1/14/2014 4:30 PM ET|
Retirement planning with 3 numbers
Retirement math can be enough to drive anyone a little batty. If you've got handle on these 3 factors, though, you're off to a good start.
Professionals love complications. Trust me. I’m a lawyer. I know. We love using fancy words and really long sentences. Uttering something in Latin is even better. “Nunc pro tunc” is my personal favorite because it makes me feel like a time traveler.
Retirement planning should not be so complicated. We can put away the Monte Carlo simulators and fancy calculators. We don’t need a thick, smartly bound plan from a financial adviser. In fact, all we really need to understand are the following three numbers.
How big of a nest egg do you need for retirement? While that may seem like a complicated question, it’s not. Take your anticipated annual expenses during retirement (some use their current income as a proxy), subtract your expected Social Security and pension benefits and then multiply by 25.
For example, let’s assume you’ll need $75,000 a year in retirement and you’ll receive $25,000 a year in Social Security and pension benefits. Your nest egg needs to be $1.25 million ($50,000 x 25).
The logic behind the number 25 is simple. It assumes that a retiree can withdraw 4 percent of his or her investments each year without substantial risk of running out of money. Did you see what I did there? I snuck in the word “substantial” just before “risk.” Yes, it’s a lawyer trick designed to give us an out. But it’s important. There are no guarantees here. But a 4 percent withdraw rate is a safe bet, according to the experts.
Saving 25 times your annual expenses is a big number. If you are decades from retirement, it’s fair to ask just how much you need to save to meet this goal. The answer depends on how fast you want to get there. However, as a general rule of thumb, saving 15 percent of your income should get the job done.
If you start much later in life, you’ll need to save much more. If you want to retire early, you may need to save a lot more than 15 percent. A good resource to see exactly where you stand is called "Your Money Ratios." Written by Charles Farrell, this book will give you a good idea if you are on the right track given your age, income and retirement savings.
We need to have an estimate of the returns we can expect to receive on our investments. I use 8 percent for planning purposes. So you are probably wondering why the third number isn’t eight. Here’s why:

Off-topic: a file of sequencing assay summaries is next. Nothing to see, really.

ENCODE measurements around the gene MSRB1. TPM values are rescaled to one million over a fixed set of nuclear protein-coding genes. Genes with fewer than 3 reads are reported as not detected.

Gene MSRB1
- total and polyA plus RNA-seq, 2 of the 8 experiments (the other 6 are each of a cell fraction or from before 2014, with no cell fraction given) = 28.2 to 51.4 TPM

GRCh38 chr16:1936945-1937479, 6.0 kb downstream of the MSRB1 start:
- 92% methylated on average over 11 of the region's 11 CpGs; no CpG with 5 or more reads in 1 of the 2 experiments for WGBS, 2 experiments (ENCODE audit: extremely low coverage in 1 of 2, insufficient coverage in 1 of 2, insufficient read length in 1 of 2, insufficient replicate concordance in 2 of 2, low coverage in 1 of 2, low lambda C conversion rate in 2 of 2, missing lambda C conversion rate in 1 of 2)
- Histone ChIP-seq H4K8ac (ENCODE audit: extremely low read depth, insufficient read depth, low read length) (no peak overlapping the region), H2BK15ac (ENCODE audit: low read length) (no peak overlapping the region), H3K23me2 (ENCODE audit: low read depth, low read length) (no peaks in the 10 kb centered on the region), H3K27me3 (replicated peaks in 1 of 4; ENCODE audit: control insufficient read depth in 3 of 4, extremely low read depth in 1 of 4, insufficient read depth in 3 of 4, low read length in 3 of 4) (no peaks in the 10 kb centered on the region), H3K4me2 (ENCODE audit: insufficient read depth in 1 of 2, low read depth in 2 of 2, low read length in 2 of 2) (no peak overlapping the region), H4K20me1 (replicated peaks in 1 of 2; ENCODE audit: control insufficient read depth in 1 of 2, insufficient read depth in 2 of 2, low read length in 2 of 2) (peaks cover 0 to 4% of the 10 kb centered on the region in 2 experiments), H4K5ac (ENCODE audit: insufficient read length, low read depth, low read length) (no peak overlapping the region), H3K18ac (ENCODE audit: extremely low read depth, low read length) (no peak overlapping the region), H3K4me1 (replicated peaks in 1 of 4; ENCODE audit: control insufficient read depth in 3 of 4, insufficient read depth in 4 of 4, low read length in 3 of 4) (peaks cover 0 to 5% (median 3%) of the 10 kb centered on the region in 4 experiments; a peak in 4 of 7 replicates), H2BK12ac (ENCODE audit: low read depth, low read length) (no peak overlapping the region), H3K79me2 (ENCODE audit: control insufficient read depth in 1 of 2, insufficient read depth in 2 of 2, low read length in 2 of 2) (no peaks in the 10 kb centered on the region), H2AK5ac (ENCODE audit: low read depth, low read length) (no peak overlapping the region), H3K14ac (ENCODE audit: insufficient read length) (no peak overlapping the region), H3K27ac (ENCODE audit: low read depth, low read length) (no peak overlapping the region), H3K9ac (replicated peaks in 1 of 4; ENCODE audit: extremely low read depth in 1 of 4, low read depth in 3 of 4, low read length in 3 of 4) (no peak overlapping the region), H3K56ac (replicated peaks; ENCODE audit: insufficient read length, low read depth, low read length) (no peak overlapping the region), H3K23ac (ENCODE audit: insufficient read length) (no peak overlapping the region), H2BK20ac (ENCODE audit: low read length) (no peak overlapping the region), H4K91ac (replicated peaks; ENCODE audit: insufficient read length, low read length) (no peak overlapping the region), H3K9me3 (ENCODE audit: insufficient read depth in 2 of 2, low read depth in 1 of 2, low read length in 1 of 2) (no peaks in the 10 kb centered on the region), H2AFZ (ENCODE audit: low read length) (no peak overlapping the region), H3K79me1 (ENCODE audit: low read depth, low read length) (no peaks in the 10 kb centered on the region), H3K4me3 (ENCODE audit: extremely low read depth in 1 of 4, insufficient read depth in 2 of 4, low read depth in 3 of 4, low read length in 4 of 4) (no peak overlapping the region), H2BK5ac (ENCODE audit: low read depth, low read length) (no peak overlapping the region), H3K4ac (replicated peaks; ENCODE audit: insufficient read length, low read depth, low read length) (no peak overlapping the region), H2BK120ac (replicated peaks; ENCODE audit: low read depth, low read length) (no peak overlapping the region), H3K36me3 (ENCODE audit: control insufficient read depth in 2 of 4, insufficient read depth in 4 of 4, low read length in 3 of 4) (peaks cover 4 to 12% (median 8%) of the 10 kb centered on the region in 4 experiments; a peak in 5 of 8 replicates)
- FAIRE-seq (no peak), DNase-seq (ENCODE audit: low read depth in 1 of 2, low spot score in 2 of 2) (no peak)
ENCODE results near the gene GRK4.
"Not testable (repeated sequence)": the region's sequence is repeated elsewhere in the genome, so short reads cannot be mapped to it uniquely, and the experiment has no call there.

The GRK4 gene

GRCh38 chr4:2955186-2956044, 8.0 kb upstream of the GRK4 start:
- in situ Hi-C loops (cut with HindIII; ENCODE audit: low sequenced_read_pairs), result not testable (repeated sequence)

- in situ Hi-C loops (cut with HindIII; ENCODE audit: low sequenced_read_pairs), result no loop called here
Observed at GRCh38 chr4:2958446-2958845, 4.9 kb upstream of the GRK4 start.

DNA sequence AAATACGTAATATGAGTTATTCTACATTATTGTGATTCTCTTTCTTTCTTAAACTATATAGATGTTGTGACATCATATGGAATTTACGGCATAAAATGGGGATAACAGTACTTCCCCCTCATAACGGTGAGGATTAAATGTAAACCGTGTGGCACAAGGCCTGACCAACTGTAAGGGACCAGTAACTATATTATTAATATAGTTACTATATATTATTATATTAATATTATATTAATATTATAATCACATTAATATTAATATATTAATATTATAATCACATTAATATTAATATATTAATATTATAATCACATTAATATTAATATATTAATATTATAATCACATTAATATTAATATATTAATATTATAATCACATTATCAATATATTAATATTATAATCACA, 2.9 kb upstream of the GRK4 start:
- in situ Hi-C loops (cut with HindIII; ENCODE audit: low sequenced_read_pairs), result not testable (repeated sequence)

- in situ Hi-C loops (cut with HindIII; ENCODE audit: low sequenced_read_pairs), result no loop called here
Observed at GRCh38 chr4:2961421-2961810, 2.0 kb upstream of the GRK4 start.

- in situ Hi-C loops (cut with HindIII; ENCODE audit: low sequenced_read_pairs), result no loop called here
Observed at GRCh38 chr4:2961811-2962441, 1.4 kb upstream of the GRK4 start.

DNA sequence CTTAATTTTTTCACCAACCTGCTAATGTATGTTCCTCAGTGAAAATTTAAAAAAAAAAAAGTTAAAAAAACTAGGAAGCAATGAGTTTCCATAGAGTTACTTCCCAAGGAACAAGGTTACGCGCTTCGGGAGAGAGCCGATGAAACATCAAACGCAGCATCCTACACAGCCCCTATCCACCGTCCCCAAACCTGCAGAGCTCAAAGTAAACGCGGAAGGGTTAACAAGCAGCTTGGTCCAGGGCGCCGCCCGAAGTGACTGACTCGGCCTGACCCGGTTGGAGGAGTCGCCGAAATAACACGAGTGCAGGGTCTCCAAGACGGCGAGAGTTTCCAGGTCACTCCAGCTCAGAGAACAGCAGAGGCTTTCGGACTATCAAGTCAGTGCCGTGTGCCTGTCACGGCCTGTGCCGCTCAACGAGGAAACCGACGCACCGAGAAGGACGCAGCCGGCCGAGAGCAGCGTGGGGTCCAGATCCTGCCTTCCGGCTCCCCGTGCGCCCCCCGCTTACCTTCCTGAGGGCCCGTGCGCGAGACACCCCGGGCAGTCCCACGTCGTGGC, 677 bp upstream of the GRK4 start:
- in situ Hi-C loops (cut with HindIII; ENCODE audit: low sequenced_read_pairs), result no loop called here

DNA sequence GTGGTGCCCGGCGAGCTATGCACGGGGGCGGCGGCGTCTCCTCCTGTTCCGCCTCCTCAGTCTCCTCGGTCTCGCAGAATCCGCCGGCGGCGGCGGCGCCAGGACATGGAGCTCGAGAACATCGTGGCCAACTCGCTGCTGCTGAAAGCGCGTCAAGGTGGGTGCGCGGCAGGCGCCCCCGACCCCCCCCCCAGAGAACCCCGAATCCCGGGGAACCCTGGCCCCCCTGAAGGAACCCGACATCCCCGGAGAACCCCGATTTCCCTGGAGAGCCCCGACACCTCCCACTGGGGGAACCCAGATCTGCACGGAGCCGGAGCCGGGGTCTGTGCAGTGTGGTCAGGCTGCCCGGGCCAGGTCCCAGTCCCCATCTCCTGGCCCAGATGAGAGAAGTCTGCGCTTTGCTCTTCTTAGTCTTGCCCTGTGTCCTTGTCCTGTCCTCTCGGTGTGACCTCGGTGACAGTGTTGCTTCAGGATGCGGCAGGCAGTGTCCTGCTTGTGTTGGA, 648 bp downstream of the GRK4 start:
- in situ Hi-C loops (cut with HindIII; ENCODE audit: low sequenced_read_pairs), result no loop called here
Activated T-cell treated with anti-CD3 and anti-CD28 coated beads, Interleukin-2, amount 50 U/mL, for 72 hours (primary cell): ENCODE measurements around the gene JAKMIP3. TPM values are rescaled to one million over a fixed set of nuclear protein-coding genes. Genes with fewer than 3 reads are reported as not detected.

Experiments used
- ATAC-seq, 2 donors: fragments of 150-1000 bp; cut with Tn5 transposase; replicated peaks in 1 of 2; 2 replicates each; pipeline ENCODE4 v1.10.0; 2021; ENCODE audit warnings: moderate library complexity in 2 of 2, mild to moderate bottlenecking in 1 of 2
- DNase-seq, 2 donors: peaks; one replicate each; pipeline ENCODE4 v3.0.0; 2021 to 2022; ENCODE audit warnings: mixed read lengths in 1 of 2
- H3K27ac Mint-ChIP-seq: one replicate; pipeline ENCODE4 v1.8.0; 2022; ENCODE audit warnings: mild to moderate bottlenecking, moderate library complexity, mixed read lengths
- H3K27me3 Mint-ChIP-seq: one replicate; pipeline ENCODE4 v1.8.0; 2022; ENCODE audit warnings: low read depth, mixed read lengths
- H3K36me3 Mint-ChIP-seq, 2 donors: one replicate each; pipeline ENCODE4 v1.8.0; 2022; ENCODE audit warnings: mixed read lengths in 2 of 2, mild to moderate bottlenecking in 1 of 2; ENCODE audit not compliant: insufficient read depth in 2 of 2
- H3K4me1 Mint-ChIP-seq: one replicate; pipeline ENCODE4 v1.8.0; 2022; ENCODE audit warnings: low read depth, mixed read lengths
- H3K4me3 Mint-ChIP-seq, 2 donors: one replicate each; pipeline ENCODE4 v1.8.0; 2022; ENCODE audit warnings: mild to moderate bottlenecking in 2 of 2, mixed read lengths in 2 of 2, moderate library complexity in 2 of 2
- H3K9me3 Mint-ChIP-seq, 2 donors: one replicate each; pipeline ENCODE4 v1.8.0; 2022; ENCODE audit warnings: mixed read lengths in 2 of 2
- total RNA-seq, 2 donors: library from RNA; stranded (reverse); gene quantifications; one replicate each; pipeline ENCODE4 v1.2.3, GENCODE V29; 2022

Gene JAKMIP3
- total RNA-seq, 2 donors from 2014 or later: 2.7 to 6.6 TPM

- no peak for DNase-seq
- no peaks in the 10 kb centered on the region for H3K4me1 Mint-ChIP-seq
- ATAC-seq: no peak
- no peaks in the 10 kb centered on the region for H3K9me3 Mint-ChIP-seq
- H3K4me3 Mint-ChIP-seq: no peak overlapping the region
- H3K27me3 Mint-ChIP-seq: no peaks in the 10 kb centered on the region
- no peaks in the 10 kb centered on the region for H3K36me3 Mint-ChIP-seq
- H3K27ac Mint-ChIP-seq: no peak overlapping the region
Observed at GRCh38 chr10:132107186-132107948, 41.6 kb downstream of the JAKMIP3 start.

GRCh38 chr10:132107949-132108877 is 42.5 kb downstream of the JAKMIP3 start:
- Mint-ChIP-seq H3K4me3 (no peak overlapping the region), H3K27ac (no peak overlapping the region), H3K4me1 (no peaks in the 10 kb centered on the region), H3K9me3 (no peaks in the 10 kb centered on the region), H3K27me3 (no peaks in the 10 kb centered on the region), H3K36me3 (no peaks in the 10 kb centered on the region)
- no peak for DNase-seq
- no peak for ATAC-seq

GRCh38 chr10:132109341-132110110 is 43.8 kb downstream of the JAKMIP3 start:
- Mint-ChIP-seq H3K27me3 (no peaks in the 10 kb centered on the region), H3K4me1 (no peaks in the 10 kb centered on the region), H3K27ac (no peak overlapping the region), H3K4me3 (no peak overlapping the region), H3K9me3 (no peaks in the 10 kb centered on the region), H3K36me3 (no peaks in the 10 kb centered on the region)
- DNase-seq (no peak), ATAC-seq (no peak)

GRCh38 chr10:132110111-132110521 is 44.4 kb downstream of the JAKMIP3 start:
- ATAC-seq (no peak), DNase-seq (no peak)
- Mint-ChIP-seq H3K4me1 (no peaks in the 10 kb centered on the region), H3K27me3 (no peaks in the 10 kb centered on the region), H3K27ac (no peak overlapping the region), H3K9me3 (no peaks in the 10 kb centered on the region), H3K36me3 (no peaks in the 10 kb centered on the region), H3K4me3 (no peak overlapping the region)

In order to earn 8 percent on average, it’s critical to have the right mix of investments. Play it too “safe” with lots of fixed-income securities, and it’s less likely that you can meet your retirement savings goals. On the other hand, putting everything into emerging market debt is likely to give even the most aggressive investor motion sickness.
As a good rule of thumb, you can use your age to devise a solid investment plan. Simply subtract your age from 100 and invest that percentage of your assets in equities, with the rest in bonds. For example, at 20 you would invest 80 percent in stocks and 20 percent in bonds. At age 50 it would be an even split. Some investors get a bit more aggressive and subtract their age from 120 instead of 100. That tilts the scale in favor of more equities, but is still a good rule of thumb.
Whatever choices you make, just remember that starting early is the "sine qua non", or essential ingredient, of a worry-free retirement.
More from U.S. News & World Report:
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I have read the save a Million dollars all my life and have saved 10% of my pay since the day I started working full time. I will have about 600.000 in 401k and I am sure I will be just fine. My Mother has been retired for 10 years now and had a max of $50,000 saved with house paid for. She has lived within her means and still has money available for emergencies. Great example.
The key is debt level and living within your means. Something most American and our Government do not understand..........................................